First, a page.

The country pavilions have traditionally had the best theme-park food, serving authentic samplings of their national dishes. Canada?s Le Cellier has always been the least among the World Showcase restaurants -- at least among the full-service restaurants. We won?t even get into the American Experience and the fast food counter that is supposed to represent our cultural cuisine; that?s an embarrassment all its own.
SCTV show would say, "a real hoser."
It didn?t help that the restaurant was dismally dark and dank. Sure, the name means The Basement, but does it have to be so . . . sub-level? Couldn?t they make it like a rumpus room?
Then someone had a brilliant idea. He or she realized that the one thing missing from the theme parks -- all of the local theme parks -- was an inside-the-park steakhouse. And beef is as much a part of the Canadian diet as it is of the American diet.
And so, as they would say in Quebec, voila. Welcome to Le Cellier Steakhouse. Canada is finally serving good food and a cuisine that is worthy of national pride.
Unfortunately the interior hasn?t changed a whit, which still detracts from the dining experience, but at least you can get a decent steak.
A T-bone ($18) was the decent steak I had. It was grilled to the specified medium-rare and was tender and tasty. I ordered some peppercorn sauce ($2) on the side. It came in a little slipper of a gravy boat and was saltier than it was peppery. Two bucks is a lot for a sauce on the side. Twenty-five cents would have been too much for this one.
My dining companion had the maple-glazed salmon ($15.45), a baked fillet with a sweet coating. The fish was fresh-tasting, and the maple complemented the flavor nicely.
During a lunch visit I had the chopped steak burger ($9.50), a thick and juicy patty cooked to order and served with thick-cut fries. I had the burger topped with Cheddar cheese and a slice of Canadian bacon, which brought the cost to $9.95, a rather hefty sum for a burger.
My guest had the penne pasta Vancouver ($8.50), a ludicrous attempt to Canadianize an Italian dish. It featured mushrooms and onions tossed with pesto sauce. Just screams British Columbia, doesn?t it? Flavors were OK, especially when served with sliced chicken breast ($11.50). The chicken meat made it a more substantial entree.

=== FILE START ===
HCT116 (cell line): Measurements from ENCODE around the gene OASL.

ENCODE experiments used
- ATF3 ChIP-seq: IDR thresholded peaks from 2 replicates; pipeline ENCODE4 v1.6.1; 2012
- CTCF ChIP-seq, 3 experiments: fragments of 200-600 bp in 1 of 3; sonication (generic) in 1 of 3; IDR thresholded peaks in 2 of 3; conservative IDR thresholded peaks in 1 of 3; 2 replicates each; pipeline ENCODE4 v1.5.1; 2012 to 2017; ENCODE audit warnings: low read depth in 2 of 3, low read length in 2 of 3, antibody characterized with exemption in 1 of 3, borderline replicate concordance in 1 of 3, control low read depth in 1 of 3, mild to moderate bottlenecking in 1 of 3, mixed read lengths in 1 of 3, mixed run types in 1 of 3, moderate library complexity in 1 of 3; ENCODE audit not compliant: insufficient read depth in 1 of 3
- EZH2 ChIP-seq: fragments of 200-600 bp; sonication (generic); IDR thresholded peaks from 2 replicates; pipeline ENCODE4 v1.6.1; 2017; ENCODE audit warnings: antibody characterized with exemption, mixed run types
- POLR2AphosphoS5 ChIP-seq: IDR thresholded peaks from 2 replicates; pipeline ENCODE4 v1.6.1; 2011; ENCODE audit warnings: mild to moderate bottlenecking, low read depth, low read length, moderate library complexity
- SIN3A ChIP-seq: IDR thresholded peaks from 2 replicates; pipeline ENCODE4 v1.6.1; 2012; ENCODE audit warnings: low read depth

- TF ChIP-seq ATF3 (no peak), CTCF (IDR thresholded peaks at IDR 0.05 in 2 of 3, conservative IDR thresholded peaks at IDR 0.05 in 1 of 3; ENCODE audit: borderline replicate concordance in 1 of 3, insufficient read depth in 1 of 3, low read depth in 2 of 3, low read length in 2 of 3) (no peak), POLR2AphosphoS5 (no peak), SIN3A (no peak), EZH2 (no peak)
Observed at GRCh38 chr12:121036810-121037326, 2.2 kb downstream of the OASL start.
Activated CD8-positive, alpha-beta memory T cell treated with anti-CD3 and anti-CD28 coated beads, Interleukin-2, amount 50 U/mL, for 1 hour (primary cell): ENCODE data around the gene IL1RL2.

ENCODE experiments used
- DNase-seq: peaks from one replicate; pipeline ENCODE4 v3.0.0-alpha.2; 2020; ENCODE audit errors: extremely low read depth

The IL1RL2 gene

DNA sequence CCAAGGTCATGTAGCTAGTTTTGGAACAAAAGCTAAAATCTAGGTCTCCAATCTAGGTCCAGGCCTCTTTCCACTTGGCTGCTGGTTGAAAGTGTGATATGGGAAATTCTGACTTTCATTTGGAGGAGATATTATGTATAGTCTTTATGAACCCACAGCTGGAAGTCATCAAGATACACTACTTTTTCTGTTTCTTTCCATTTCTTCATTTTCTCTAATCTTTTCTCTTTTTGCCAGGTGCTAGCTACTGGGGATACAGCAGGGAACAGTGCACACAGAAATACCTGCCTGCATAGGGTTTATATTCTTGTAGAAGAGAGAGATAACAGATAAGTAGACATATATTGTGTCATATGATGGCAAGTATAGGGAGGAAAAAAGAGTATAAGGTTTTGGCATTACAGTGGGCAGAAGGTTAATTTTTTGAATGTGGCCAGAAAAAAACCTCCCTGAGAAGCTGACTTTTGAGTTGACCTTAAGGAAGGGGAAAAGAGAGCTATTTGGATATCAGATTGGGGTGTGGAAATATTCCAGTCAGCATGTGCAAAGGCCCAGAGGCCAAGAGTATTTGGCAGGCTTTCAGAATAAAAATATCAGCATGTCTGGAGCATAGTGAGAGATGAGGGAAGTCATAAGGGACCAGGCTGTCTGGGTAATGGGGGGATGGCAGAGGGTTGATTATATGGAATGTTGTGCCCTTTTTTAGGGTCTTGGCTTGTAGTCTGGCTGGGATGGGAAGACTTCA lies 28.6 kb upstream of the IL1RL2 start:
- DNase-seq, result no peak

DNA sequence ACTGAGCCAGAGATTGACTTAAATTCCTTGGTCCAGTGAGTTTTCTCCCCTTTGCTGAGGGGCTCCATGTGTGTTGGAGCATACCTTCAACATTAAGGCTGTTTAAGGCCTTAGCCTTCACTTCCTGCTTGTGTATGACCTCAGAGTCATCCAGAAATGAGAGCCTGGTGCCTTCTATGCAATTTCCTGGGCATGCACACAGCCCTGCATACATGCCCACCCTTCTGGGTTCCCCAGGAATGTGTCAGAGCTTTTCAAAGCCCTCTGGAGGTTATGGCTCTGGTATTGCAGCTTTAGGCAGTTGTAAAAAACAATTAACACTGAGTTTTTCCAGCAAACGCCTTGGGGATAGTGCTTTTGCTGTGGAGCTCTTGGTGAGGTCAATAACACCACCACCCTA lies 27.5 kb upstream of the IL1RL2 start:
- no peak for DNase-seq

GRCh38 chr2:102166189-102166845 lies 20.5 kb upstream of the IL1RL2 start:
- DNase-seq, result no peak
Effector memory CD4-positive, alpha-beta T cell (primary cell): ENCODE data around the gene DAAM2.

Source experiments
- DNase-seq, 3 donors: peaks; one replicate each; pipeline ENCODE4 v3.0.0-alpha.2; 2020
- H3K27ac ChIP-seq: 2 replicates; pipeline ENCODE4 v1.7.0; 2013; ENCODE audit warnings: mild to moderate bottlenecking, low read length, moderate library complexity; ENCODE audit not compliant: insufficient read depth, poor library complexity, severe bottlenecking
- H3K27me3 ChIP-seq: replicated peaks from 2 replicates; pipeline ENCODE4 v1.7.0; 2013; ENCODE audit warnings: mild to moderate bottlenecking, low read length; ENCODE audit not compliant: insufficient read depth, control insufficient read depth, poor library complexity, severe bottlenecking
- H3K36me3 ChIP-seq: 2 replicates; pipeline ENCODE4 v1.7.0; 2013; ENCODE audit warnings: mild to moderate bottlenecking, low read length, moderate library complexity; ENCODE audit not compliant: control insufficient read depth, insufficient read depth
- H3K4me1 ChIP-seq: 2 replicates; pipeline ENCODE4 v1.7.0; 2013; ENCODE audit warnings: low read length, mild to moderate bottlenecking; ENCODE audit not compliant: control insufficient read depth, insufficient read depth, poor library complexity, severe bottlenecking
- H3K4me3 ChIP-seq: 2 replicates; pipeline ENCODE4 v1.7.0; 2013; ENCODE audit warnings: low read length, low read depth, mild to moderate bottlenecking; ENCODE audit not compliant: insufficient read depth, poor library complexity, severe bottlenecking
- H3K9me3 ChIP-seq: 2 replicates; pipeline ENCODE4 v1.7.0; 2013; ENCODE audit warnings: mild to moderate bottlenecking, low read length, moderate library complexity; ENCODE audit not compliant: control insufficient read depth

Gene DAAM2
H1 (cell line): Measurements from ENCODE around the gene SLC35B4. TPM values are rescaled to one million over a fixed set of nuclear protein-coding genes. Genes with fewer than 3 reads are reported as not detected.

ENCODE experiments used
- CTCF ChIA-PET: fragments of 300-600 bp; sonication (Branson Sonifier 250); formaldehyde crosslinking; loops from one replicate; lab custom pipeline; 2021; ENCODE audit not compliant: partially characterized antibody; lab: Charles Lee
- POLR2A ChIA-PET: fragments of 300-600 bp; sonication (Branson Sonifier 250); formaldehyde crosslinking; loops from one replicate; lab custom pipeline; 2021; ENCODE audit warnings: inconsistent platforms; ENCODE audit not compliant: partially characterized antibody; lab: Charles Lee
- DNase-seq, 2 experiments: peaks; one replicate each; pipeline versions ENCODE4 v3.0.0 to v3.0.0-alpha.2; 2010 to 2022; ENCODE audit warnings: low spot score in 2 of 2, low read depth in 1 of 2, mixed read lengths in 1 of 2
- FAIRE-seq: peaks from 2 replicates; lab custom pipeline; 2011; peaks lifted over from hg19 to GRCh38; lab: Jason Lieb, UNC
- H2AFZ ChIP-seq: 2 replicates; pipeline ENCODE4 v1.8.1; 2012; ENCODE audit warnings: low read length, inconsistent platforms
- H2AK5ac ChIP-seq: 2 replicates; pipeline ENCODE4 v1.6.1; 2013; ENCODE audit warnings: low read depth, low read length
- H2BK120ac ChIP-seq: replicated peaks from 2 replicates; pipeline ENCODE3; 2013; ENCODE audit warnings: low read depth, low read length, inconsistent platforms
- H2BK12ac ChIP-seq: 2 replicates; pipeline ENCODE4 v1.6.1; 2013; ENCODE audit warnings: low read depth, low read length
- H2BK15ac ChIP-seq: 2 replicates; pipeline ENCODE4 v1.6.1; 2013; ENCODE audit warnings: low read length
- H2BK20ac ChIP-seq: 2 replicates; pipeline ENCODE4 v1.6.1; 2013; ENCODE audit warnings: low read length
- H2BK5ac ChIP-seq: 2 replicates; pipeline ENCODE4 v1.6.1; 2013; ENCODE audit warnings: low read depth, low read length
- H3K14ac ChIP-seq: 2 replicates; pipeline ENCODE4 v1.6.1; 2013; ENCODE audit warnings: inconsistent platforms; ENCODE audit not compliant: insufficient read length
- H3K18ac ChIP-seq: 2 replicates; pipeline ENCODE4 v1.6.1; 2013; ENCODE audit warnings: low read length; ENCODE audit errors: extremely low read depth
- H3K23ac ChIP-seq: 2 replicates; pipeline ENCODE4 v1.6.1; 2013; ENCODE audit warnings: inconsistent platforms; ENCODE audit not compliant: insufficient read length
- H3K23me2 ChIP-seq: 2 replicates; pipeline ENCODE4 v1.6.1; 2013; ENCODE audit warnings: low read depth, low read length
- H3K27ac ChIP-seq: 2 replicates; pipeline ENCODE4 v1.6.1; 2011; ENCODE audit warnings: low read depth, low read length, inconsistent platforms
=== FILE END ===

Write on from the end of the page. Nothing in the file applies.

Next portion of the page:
Appetizers are minimal. There is a Nova Scotia smoked salmon ($7.50), an ample portion of thinly sliced fish served on a salad of wild greens.
Besides a boring shrimp cocktail, the only other first courses include salads and the Canadian Cheddar cheese soup ($2.95), which the servers proudly tell diners has been on the menu since the Canada pavilion first opened. (Most don?t realize that isn?t something to celebrate.) The soup was thick and had chunks of smoked bacon and a touch of ale. A bit heavy for hot summer days.
For dessert the chocolate OEOEmoose?? ($3.50) was my favorite. It featured a sweet vanilla cookie in the shape of a maple leaf with three small scoops of chocolate mousse in the center. The plate was drizzled with raspberry sauce. I was breaking off bits of the cookie to scoop up the rich mousse. Much better than the apple bread pudding ($3.75).
Beverages include Canadian beers and a small list of wines from Inniskillin, a Niagra-area winery.
As with the other pavilions, the restaurant is staffed by workers from the host country. As with other Disney restaurants, the servers are eager and efficient.
The catacomb interior remains the main drawback here, but at least park-goers now have another choice for Epcot dining. And steak-lovers finally have a place all their own